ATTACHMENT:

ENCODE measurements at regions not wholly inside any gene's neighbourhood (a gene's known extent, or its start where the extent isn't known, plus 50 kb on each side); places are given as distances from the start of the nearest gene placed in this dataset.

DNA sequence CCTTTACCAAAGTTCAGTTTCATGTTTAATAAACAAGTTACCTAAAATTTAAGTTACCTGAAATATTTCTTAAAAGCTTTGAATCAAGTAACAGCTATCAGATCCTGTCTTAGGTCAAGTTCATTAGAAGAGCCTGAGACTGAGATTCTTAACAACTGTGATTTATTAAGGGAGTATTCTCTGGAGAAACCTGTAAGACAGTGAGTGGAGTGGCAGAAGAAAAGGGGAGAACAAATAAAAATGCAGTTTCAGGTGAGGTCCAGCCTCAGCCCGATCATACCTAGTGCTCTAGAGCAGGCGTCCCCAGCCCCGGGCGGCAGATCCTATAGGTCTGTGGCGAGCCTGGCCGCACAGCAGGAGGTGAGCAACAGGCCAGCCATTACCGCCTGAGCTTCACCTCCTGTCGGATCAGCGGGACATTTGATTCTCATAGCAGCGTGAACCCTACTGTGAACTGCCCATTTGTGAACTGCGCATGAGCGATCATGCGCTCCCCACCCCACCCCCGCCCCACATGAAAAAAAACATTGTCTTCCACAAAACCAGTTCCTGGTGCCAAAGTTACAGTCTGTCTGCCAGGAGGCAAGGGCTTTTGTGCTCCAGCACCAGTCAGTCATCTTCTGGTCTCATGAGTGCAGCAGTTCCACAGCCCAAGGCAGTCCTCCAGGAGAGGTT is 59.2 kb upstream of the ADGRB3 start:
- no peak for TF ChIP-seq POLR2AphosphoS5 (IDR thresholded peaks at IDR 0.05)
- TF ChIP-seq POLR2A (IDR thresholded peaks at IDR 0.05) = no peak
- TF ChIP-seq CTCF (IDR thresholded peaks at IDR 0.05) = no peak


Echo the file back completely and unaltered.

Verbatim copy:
ENCODE measurements at regions not wholly inside any gene's neighbourhood (a gene's known extent, or its start where the extent isn't known, plus 50 kb on each side); places are given as distances from the start of the nearest gene placed in this dataset.

DNA sequence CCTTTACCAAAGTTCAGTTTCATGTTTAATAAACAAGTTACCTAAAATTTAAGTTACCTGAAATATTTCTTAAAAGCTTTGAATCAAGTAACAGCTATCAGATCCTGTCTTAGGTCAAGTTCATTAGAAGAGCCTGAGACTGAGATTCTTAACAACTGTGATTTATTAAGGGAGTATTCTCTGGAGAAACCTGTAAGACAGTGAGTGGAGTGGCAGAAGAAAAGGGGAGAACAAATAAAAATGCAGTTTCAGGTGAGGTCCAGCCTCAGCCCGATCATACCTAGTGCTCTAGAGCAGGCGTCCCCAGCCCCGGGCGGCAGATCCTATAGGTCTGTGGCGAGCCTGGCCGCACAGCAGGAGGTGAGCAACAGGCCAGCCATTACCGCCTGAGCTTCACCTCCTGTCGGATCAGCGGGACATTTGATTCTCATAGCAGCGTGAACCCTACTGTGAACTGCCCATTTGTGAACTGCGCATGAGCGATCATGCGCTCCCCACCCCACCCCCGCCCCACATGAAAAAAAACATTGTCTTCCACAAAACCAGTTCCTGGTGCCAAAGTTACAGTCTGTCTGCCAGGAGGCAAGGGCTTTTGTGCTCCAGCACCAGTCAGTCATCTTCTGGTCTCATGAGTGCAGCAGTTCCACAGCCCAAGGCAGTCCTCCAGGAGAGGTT is 59.2 kb upstream of the ADGRB3 start:
- no peak for TF ChIP-seq POLR2AphosphoS5 (IDR thresholded peaks at IDR 0.05)
- TF ChIP-seq POLR2A (IDR thresholded peaks at IDR 0.05) = no peak
- TF ChIP-seq CTCF (IDR thresholded peaks at IDR 0.05) = no peak